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Curry School Dean Criticizes VA for Skipping Grant to Support Ed - NBC29 WVIR Charlottesville, VA News, Sports and Weather

Curry School Dean Criticizes VA for Skipping Grant to Support Education

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The dean of the University of Virginia’s Curry School of Education is blasting Governor Bob McDonnell's office for skipping a federal grant that could have funded preschool programs. Virginia's youngest students miss out on up to $45 million.

The dean and an attorney from the Charlottesville-based Legal Aid Justice Center criticize the commonwealth for failing to apply for the "Race to the Top" early learning challenge. 

The op-ed in Sunday’s Virginian Pilot newspaper questions the future of preschool in Virginia.

Melissa Klein prepares her preschool classroom on Monday’s teacher workday. Ms. Melissa's 3-year-old students get their first taste of school at Charlottesville’s Johnson Elementary School.

“We expose them to academics and learning and positive environments,” said Klein.

The city schools pay for preschool classes for low-income 3- and 4-year-olds through a combination of funding - including money from the Virginia Preschool Initiative.

“We have worked very hard to provide preschool experiences. We have to be creative and access the resources we have available to us,” said Sheila Sparks, Charlottesville City Schools’ preschool program coordinator.

That initiative is missing out on up to $45 million in federal "Race to the Top" funds. Virginia failed to apply for the grant this month. The governor's office blames - in part - a tight deadline.

“We really felt it was a missed opportunity,” said Bob Pianta, dean of University of Virginia’s Curry School of Education.

Pianta penned an op-ed, published Sunday, questioning the commonwealth's priorities. Pianta says Virginia’s decision to skip the race "shuts out" students from access to beneficial early education programs.

“We could have used this money to really ramp up on professional development supports and curriculum supports that would be available for teachers working with 3- and 4-year-old kids,” said Pianta.

Back in the classroom, Klein sees her 3-year-old students build a foundation for their education.

“They advance a lot - you'd be surprised. A year makes a lot of difference,” said Klein.

Governor McDonnell's office says it didn't want to commit the next governor to a major preschool initiative by applying for the "Race to the Top" grant.

Read the response from the governor's office below.

Governor Bob McDonnell's Office's response to op-ed piece: 

"The Race to the Top-Early Learning Challenge grant was announced on August 28th . The announcement came with an extremely tight timeframe to respond with a due date for all submissions of October 16. This tight timeframe appears to be intended for specific states already committed to applying for the grant. Further compressing the time line was the need to review the Race to the Top-early Learning Challenge grant to determine whether the factors that led to Virginia's prior decisions not to apply remained in this latest round. The commitment of responding to this complex and intensive application process would have required Virginia to reallocate personnel and resources from other critical ongoing initiatives (eligibility modernization, adoption, etc.) Given that it appeared, from the compressed timeline, that the grant was really intended for other states that were already well underway in the process, we determined that making an application would not be a prudent court of action for the Commonwealth to undertake at this time.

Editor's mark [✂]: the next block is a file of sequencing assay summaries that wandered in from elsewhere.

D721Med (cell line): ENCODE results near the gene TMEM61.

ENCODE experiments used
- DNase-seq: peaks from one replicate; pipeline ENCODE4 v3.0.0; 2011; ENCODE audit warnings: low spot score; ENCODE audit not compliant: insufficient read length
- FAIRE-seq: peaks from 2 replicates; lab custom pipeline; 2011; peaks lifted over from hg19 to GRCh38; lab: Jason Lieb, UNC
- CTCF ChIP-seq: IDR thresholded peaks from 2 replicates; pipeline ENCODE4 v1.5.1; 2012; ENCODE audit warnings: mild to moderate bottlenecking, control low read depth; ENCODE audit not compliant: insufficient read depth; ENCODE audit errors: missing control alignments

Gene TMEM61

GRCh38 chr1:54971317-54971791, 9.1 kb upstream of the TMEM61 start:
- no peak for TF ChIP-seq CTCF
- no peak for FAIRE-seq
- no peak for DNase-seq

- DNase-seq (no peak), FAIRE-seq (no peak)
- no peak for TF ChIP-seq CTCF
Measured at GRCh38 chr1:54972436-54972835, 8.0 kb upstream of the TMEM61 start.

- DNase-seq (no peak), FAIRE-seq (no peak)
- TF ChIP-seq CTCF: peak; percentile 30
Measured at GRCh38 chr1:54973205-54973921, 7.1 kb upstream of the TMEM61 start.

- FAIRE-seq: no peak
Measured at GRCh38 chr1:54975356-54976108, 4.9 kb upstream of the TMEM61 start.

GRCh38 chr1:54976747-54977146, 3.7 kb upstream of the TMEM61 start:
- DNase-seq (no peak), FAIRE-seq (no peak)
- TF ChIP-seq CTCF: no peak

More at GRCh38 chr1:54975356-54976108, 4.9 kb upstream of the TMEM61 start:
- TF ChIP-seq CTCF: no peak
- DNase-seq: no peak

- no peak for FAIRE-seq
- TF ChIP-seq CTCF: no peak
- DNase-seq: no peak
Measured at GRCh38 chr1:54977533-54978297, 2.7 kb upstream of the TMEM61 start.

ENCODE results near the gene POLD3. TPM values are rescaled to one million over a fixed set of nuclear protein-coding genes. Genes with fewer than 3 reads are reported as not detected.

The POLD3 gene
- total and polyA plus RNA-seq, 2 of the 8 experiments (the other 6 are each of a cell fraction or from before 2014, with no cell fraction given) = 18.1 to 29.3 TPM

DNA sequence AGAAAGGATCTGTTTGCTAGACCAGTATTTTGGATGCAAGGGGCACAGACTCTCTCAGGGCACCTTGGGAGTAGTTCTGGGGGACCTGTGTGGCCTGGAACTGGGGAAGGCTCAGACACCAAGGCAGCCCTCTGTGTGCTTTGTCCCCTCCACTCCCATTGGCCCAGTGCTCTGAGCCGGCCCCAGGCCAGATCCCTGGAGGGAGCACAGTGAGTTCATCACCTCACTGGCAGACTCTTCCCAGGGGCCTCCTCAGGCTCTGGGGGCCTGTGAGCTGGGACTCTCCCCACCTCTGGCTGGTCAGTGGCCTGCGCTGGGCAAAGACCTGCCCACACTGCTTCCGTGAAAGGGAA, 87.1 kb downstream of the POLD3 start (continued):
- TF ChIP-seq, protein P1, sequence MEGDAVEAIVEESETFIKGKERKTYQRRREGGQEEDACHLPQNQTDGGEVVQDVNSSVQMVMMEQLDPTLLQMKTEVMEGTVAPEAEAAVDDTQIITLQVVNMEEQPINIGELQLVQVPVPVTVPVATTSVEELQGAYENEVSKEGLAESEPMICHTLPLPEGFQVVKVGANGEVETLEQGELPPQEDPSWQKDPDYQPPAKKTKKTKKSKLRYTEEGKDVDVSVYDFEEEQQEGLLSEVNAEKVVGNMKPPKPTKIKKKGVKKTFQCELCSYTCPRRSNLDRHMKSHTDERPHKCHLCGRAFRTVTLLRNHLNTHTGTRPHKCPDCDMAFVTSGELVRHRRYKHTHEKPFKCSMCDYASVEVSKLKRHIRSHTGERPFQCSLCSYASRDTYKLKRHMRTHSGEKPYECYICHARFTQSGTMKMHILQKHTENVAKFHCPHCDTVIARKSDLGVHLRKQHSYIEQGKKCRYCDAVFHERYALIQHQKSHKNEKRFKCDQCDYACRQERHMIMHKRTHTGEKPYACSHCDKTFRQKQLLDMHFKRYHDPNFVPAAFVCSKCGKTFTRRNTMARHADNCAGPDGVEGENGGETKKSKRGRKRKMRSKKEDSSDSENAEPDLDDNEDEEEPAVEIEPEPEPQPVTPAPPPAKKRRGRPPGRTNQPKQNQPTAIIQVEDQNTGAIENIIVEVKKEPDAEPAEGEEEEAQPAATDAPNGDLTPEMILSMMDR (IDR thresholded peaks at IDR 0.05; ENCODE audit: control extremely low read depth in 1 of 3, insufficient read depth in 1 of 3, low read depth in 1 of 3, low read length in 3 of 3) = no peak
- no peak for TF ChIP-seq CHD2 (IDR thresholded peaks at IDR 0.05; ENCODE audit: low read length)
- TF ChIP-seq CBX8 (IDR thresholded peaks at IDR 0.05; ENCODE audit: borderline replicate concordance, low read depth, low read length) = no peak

"Additionally, the potential grant award was for only four years. No feasible approach was demonstrated that did not require ongoing costs or the addition of new staff beyond the grant's duration. Therefore Virginia could be stuck with costs that would outlast the federal grant.

"The timing of this particular Race to the Top grant is also difficult. Grants are expected to be awarded by December 31st. Applying for the Race to the Top grant would commit the next Governor to a major initiative requiring a significant commitment of staff time and resources lasting the duration of his administration. For that reason, we do not think it is advisable to commit the next administration to such a program without their having any input, and with the likelihood that state funds would be required to continue the program beyond the limited life of the federal grant, should it be secured."

- Taylor Keeney, Press Secretary for Governor Bob McDonnell

"Additionally, the potential grant award was for only four years. No feasible approach was demonstrated that did not require ongoing costs or the addition of new staff beyond the grant's duration. Therefore Virginia could be stuck with costs that would outlast the federal grant.

"The timing of this particular Race to the Top grant is also difficult. Grants are expected to be awarded by December 31st. Applying for the Race to the Top grant would commit the next Governor to a major initiative requiring a significant commitment of staff time and resources lasting the duration of his administration. For that reason, we do not think it is advisable to commit the next administration to such a program without their having any input, and with the likelihood that state funds would be required to continue the program beyond the limited life of the federal grant, should it be secured."

- Taylor Keeney, Press Secretary for Governor Bob McDonnell

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